With the Green Bay Packers mired in a four-game losing streak, the time to develop the young players was put on hold. To save the season, coach Mike McCarthy turned to his veterans.
That meant first-round pick Kenny Clark, who had been averaging 25.7 snaps per game in his previous nine games, saw a big dip in his playing time. In the season-turning win at Philadelphia, Clark played 13 snaps. A week later in a snowstorm against Houston, Clark played only seven snaps.
“Going through this process, it’s such a long season,” Clark said. “In the beginning, there was a lot of stuff going right for me. Toward the middle, I kind of got stagnant and started playing a little bit less and tried to feel my way out. You’ve got to keep moving forward, especially during this long season. You’ve got to keep moving forward, and I think I did a good job of staying mentally tough and getting better every week and worrying about myself and worrying about helping this team win.”
Clark’s emerged from that stagnant state with solid play down the stretch. The Packers will need Clark at his best in Sunday’s NFC Divisional showdown at Dallas.
The Cowboys feature far and away the best rushing attack among the 12 playoff teams. Dallas has three Pro Bowlers on its indomitable offensive line (center Travis Frederick, guard Zack Martin and left tackle Tyron Smith), and they pave the way for the NFL’s rushing champion, Pro Bowl rookie Ezekiel Elliott.
Because of Dallas’ rushing power, the Packers figure to trot out their seldom-used base 3-4 defense. That means Clark (and fellow rookie Dean Lowry) will see a lot of playing time with veteran stalwarts Mike Daniels and Letroy Guion.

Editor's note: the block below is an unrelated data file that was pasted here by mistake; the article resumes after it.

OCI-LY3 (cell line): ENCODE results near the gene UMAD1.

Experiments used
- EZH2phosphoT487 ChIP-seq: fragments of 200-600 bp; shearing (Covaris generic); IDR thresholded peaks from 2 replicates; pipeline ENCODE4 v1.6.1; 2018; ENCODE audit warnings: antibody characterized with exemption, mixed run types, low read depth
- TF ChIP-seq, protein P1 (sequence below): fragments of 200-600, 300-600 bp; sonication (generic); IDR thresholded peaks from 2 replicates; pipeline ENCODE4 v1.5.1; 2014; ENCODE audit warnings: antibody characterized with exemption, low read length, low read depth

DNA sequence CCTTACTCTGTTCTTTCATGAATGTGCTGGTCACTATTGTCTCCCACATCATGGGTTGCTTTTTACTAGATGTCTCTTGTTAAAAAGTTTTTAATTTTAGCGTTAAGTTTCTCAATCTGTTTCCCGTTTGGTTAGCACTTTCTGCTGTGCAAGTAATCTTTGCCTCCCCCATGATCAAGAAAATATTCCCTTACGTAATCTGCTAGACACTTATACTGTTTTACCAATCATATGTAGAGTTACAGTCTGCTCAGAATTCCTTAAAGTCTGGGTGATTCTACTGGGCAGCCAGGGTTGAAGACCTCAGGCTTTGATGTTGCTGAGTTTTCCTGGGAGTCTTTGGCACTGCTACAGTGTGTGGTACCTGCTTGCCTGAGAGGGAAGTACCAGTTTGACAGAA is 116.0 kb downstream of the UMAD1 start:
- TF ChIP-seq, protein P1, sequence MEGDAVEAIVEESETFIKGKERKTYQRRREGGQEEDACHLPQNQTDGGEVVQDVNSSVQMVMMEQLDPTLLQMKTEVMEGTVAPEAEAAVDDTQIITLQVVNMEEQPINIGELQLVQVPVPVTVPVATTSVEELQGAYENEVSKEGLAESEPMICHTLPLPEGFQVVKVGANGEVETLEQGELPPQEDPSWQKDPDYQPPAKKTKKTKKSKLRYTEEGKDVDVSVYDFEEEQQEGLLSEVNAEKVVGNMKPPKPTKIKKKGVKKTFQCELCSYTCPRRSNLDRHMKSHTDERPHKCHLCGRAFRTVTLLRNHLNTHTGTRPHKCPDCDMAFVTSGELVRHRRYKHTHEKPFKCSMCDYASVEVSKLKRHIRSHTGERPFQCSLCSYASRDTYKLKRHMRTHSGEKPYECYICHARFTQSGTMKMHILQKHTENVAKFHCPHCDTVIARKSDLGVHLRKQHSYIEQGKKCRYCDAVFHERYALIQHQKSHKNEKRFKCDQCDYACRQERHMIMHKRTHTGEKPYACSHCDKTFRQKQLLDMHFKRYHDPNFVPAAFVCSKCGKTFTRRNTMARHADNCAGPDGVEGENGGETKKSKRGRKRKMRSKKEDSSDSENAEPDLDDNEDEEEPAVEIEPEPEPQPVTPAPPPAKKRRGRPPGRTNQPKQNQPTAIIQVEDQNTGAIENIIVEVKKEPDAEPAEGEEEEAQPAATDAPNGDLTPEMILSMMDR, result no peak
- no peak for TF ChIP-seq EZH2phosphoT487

To Clark’s credit, he said the cut in playing time “definitely” lit a fire under him. Rather than pout, he redoubled his efforts.
“You’ve got to understand the situation and you’ve got to understand yourself,” he said. “There’s nothing else you can do but get better. That’s one of the things I really focused on. Back at home, I studied more film than I usually did, stayed longer in the weight room, stayed longer on the practice field and just listened to coach (Mike Trgovac) to really get the techniques down and what the team is asking me to do. I feel like I’ve been playing my role and getting better at my role.”
Clark’s role on Sunday is clear. When he’s double-teamed, he’s got to hold firm. When the Cowboys run their zone-stretch, Clark’s got to stay in his gap to prevent Elliott from finding a seam. When Dallas quarterback Dak Prescott drops back to pass, Clark will have to provide some pressure — something he’s done the past three weeks.
The Packers’ fate will be determined in large part by the play of the defensive line. Clark is ready for that challenge.
“I feel like I’m getting better every week,” he said. “It’s a steady process for me. This last game, I think I did a really good job of staying in my gap. I made it hectic in there for the running back. I’m getting better every week. I feel more comfortable and I’m excited to get a second chance at playing the Cowboys.”
Bill Huber is publisher of PackerReport.com and has written for Packer Report since 1997. E-mail him at firstname.lastname@example.org or leave him a question in Packer Report’s subscribers-only Packers Pro Club forum. Find Bill on Twitter at www.twitter.com/PackerReport.